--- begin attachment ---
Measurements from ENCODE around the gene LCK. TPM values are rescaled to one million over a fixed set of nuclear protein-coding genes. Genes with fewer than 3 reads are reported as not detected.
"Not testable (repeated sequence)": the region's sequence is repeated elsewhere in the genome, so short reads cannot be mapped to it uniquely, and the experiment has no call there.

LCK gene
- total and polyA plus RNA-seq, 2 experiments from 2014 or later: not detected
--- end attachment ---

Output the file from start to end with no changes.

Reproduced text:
Measurements from ENCODE around the gene LCK. TPM values are rescaled to one million over a fixed set of nuclear protein-coding genes. Genes with fewer than 3 reads are reported as not detected.
"Not testable (repeated sequence)": the region's sequence is repeated elsewhere in the genome, so short reads cannot be mapped to it uniquely, and the experiment has no call there.

LCK gene
- total and polyA plus RNA-seq, 2 experiments from 2014 or later: not detected